“I’m a Motorsport commentator and currently cover the FIA World Rally Championships and get to travel around the world following the action.”
“I studied Graphic Design at, what was then, Hastings College between 1995 and 1996, so I’m a qualified graphic designer!
I studied A-Levels at another college first of all but didn’t do very well. I failed. So I moved to Hastings College and signed up for an engineering course, but within three days of starting that, I realised that I didn’t like that much either. I transferred to the art course, which was really lucky because the course was super popular, so I kind of just sneaked on to it.
The progression I made on the course was great and over the two years I realised that art wasn’t as literal as I first thought. It was a lot more creative and it taught me to think outside of the box and that has been fantastic help in my television career.
I loved motor sport and used to watch it a lot as a kid. My dad loved F1 and Rally, and we went to watch a few of the RAC rally events. Then I decided that I wanted to compete, so my parents bought me a day at a rally school for my 19th birthday and I went on to compete right up to national level. However, money is a big part of Motorsport, so when I ran out of money I moved into teaching Motorsport and spent 10 years working as a Motorsport instructor before moving into television.
I didn’t twig that it was a skill I had at first
I worked at Brands Hatch as an instructor and when the TV came to the track, which was quite a lot, they would always ask me to do it. I didn’t twig that it was a skill I had at first. We had a lot of good drivers and instructors working there at the time, but I was perhaps better at talking than some of the others.
…this TV malarkey looks like good fun
I remember doing a piece with ITV’s Good Morning Television and the GMTV Doctor, Doctor Hilary, came down. Two-hours work and then they took me out for lunch, and I thought that this TV malarkey looks like good fun. But little did I know that a few years later I would be doing 18-hour days. We work incredibly hard and it’s not quite as easy as I thought it was going to be when I first started.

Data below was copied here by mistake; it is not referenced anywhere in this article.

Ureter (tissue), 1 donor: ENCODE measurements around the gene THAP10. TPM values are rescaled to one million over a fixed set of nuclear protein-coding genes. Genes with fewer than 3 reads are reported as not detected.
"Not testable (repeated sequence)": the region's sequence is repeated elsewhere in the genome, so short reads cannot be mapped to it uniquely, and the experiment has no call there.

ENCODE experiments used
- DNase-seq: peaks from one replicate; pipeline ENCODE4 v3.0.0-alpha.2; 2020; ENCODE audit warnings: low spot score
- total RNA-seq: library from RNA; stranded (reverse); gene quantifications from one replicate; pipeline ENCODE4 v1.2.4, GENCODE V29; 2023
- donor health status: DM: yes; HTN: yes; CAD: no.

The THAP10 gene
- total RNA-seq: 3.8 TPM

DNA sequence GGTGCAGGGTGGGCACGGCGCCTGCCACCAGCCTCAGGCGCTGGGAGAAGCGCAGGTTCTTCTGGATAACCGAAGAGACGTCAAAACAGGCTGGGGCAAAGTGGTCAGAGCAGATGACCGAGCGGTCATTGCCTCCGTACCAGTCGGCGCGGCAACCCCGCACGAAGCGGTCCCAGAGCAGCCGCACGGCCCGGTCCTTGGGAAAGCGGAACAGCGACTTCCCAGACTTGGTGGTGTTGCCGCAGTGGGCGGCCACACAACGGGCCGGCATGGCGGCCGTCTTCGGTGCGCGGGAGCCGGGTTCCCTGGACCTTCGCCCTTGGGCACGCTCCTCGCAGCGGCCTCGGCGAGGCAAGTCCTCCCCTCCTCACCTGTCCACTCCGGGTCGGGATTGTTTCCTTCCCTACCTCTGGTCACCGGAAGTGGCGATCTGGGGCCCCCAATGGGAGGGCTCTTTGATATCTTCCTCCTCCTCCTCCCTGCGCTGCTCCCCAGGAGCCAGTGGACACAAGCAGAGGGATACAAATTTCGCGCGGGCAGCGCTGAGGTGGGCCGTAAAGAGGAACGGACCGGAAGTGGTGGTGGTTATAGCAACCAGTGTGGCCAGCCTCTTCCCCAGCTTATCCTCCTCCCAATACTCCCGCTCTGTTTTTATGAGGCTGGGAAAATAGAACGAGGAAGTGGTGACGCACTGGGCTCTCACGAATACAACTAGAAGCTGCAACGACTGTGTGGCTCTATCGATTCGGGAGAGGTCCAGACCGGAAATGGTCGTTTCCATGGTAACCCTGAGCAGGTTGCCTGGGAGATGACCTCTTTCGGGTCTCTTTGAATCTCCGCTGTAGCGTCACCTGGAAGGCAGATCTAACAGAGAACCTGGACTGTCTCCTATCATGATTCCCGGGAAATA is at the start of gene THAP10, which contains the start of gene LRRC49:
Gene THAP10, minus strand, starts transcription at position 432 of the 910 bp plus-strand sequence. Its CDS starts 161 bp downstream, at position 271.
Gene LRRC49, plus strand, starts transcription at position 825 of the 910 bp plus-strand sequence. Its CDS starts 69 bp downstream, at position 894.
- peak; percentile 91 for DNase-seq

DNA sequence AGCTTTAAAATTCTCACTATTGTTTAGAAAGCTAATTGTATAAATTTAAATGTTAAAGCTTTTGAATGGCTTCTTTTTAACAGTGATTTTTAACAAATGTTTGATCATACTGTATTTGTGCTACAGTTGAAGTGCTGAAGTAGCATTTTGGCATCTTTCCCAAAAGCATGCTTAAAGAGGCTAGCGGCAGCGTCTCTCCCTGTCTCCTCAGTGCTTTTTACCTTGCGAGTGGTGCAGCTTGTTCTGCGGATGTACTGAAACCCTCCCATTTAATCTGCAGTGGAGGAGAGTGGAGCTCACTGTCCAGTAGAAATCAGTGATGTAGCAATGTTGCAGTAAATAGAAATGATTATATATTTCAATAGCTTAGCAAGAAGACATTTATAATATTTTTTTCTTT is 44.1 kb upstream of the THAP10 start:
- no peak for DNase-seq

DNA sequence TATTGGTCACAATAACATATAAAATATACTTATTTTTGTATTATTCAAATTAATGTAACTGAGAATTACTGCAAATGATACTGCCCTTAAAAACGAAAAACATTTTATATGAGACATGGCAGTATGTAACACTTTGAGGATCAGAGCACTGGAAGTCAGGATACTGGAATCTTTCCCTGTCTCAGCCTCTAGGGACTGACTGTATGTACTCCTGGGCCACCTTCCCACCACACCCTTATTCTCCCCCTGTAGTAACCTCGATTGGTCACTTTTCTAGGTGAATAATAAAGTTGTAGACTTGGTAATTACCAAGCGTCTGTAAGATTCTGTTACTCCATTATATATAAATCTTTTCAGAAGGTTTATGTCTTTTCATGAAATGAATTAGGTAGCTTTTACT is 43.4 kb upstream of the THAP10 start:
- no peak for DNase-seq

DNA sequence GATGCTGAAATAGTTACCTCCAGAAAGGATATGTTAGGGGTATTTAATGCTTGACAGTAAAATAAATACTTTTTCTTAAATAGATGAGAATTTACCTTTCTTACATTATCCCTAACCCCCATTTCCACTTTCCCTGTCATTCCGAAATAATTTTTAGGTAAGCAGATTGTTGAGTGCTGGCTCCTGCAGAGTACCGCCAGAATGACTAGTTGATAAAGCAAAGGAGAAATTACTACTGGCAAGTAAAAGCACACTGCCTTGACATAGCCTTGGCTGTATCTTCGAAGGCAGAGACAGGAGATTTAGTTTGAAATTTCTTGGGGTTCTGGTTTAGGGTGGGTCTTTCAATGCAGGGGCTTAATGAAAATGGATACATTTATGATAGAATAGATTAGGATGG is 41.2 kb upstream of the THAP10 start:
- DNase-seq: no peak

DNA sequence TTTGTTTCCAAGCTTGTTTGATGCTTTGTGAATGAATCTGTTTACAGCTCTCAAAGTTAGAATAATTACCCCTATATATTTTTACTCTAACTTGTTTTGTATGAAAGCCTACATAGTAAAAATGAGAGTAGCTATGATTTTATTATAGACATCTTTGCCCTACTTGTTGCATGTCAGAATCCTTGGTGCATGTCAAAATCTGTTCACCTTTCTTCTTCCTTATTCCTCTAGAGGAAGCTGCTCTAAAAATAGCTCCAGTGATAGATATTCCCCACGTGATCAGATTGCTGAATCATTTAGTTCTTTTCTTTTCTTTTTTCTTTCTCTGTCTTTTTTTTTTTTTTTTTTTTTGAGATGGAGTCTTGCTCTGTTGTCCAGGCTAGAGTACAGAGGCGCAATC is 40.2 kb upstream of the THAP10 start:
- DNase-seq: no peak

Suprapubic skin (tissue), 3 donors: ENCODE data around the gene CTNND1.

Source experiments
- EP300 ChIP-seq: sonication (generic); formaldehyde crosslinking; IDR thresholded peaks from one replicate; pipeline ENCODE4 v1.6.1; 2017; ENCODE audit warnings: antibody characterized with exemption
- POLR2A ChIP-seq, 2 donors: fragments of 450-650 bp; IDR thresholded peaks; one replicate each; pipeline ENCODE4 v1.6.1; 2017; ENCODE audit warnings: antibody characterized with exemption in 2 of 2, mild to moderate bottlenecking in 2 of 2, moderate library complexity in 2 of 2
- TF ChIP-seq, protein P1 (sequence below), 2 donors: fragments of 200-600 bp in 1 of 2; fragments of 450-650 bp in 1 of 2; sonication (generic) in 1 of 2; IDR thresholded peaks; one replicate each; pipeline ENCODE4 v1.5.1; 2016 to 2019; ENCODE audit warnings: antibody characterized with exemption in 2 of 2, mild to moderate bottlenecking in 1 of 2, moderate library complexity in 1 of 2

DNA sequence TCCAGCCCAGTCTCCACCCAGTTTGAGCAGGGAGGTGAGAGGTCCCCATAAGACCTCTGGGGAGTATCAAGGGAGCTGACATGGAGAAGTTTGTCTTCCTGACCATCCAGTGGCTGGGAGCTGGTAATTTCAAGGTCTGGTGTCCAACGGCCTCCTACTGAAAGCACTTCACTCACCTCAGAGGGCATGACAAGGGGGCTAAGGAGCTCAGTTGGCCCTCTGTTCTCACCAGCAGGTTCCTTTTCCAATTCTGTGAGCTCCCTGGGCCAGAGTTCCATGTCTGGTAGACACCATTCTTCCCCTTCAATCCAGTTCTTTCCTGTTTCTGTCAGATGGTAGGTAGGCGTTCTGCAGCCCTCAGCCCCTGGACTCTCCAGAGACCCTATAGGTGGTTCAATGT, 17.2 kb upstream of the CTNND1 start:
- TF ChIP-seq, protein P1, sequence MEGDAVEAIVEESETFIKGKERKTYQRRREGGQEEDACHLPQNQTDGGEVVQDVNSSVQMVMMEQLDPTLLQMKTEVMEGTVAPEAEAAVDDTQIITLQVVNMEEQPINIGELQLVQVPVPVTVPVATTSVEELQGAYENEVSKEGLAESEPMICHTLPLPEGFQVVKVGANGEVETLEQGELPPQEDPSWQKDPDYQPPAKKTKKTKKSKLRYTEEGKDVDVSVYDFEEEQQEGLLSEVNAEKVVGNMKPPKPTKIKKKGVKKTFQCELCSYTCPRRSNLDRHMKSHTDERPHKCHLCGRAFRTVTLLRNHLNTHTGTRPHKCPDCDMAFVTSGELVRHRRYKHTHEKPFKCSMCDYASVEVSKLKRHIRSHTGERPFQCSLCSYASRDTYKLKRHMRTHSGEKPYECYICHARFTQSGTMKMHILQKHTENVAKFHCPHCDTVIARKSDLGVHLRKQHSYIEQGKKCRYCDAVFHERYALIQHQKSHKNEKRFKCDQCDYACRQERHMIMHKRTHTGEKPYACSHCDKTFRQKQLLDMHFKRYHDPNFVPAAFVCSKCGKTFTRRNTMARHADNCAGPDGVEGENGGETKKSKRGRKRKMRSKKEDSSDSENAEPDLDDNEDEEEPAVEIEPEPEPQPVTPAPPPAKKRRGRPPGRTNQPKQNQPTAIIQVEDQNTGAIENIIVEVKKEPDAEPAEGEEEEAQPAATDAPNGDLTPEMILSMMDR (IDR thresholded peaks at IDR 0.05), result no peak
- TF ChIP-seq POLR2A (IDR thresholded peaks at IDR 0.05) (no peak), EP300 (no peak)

I enjoyed what I did at Brands Hatch but I put my TV bits together on a DVD and went out and actively looked for more TV work. Originally I wanted to be a TV presenter but I found that some of the roles would go to more famous people, or ex-models. (Laughing) Not being a model myself, I thought that there must be another way into this. I quickly discovered that I was an expert in Motorsport and that I have expertise in rally driving and that was how I got my first opportunity at Eurosport Television.
There are lots of things that are great about my job, but there are also some things that aren’t so great. Working in television isn’t always as glamourous as people think. For instance, there was one occasion where I was working in the studio covering a racing series in Asia. It was 5am and it was just me and the cleaner in the building, not that glamourous.
But aside from the long-haul flights in economy, I love the fact that I get to visit all these different amazing places. In Motorsport it is usually airports, motorway, racetrack, hotel, but we get a taste of different countries. In the evenings I try to go out and experience these places and have a beer, eat locally and meet some of the local fans, I love all of that.
“As the front man, it is a huge amount of pressure, but that pressure is so rewarding when you nail it!”
The other thing I suppose, I wanted to be a rally driver and I’ve ended up being a commentator. I’m pretty lucky because some of the guys that I now commentate on, whose phone numbers I have, and I have a laugh with, some of those guys were my hero’s, and I’m now working alongside my hero’s.
I’m part of a huge team that put this programme together and I’m the guy at the front who gets to commentate on the action. If I do it badly, then the whole thing looks bad and I feel bad for everyone who has made the show. As the front man, it is a huge amount of pressure, but that pressure is so rewarding when you nail it. I love it. It’s a real adrenaline rush.